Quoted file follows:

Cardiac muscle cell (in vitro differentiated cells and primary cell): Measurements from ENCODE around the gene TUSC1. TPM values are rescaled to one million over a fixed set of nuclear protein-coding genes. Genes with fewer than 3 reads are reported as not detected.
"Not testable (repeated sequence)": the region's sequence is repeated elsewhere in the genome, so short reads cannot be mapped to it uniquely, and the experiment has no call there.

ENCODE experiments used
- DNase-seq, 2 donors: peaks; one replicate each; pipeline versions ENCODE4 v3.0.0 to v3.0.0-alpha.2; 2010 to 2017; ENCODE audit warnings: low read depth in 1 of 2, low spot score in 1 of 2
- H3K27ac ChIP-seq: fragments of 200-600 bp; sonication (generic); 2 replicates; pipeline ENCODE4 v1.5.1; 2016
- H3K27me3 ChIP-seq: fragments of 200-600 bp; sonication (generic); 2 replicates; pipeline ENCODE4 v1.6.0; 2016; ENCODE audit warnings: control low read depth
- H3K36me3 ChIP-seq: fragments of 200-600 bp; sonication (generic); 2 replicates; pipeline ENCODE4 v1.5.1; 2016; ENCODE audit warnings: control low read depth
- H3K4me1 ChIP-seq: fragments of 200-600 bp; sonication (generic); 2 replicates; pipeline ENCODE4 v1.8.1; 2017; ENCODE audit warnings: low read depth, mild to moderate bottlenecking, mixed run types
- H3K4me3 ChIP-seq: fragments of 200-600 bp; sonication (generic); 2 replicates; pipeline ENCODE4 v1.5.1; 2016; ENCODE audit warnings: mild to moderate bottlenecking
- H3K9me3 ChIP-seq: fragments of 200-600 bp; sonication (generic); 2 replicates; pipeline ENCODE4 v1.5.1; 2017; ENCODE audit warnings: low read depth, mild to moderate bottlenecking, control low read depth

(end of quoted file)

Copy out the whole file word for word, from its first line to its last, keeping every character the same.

Cardiac muscle cell (in vitro differentiated cells and primary cell): Measurements from ENCODE around the gene TUSC1. TPM values are rescaled to one million over a fixed set of nuclear protein-coding genes. Genes with fewer than 3 reads are reported as not detected.
"Not testable (repeated sequence)": the region's sequence is repeated elsewhere in the genome, so short reads cannot be mapped to it uniquely, and the experiment has no call there.

ENCODE experiments used
- DNase-seq, 2 donors: peaks; one replicate each; pipeline versions ENCODE4 v3.0.0 to v3.0.0-alpha.2; 2010 to 2017; ENCODE audit warnings: low read depth in 1 of 2, low spot score in 1 of 2
- H3K27ac ChIP-seq: fragments of 200-600 bp; sonication (generic); 2 replicates; pipeline ENCODE4 v1.5.1; 2016
- H3K27me3 ChIP-seq: fragments of 200-600 bp; sonication (generic); 2 replicates; pipeline ENCODE4 v1.6.0; 2016; ENCODE audit warnings: control low read depth
- H3K36me3 ChIP-seq: fragments of 200-600 bp; sonication (generic); 2 replicates; pipeline ENCODE4 v1.5.1; 2016; ENCODE audit warnings: control low read depth
- H3K4me1 ChIP-seq: fragments of 200-600 bp; sonication (generic); 2 replicates; pipeline ENCODE4 v1.8.1; 2017; ENCODE audit warnings: low read depth, mild to moderate bottlenecking, mixed run types
- H3K4me3 ChIP-seq: fragments of 200-600 bp; sonication (generic); 2 replicates; pipeline ENCODE4 v1.5.1; 2016; ENCODE audit warnings: mild to moderate bottlenecking
- H3K9me3 ChIP-seq: fragments of 200-600 bp; sonication (generic); 2 replicates; pipeline ENCODE4 v1.5.1; 2017; ENCODE audit warnings: low read depth, mild to moderate bottlenecking, control low read depth